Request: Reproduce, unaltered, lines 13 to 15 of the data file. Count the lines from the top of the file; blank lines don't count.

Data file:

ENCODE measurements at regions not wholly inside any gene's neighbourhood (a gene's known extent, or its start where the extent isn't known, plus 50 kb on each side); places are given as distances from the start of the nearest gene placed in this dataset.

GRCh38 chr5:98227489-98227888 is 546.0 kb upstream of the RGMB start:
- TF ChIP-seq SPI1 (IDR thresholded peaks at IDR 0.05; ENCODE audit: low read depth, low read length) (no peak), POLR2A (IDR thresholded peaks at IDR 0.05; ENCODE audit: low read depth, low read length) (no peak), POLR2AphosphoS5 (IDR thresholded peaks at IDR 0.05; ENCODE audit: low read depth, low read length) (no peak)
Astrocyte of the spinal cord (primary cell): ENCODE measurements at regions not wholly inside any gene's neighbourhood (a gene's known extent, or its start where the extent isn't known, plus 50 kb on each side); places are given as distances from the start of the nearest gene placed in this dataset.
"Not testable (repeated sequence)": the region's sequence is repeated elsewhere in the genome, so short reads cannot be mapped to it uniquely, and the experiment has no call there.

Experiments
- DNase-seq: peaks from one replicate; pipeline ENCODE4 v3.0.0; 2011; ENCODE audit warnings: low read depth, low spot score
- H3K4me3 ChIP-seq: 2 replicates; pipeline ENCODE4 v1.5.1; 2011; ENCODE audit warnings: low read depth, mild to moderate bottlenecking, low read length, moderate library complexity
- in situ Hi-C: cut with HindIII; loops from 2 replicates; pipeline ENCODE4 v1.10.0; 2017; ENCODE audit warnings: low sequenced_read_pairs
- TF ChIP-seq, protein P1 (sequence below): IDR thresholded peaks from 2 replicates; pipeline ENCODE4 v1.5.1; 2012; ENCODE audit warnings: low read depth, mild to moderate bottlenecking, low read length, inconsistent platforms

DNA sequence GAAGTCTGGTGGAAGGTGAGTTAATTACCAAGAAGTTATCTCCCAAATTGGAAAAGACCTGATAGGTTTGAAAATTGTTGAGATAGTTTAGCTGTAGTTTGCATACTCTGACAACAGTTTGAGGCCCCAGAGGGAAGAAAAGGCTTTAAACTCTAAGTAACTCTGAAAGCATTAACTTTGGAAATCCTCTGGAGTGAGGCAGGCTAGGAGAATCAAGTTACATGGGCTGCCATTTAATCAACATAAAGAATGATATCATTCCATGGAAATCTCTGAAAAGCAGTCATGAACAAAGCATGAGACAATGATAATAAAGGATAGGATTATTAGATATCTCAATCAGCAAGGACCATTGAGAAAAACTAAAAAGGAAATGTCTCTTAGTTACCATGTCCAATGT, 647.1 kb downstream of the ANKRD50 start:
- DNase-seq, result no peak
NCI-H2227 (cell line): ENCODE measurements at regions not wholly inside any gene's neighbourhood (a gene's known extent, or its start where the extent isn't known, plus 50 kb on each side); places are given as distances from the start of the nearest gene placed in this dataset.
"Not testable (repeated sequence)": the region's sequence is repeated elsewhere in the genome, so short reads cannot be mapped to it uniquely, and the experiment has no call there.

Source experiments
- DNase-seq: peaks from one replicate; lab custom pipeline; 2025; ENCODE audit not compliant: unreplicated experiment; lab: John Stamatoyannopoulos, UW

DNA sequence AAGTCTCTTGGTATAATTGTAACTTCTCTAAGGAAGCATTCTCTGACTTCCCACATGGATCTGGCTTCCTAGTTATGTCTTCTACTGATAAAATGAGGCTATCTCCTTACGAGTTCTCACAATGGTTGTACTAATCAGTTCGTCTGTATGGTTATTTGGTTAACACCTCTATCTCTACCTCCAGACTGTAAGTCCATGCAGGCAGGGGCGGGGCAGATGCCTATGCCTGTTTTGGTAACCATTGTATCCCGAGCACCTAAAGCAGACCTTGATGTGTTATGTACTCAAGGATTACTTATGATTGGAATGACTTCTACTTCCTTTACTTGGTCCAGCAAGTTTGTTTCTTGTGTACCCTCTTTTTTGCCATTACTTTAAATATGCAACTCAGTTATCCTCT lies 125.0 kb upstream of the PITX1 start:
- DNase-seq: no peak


NCI-H2227 (cell line): ENCODE measurements at regions not wholly inside any gene's neighbourhood (a gene's known extent, or its start where the extent isn't known, plus 50 kb on each side); places are given as distances from the start of the nearest gene placed in this dataset.
"Not testable (repeated sequence)": the region's sequence is repeated elsewhere in the genome, so short reads cannot be mapped to it uniquely, and the experiment has no call there.

Source experiments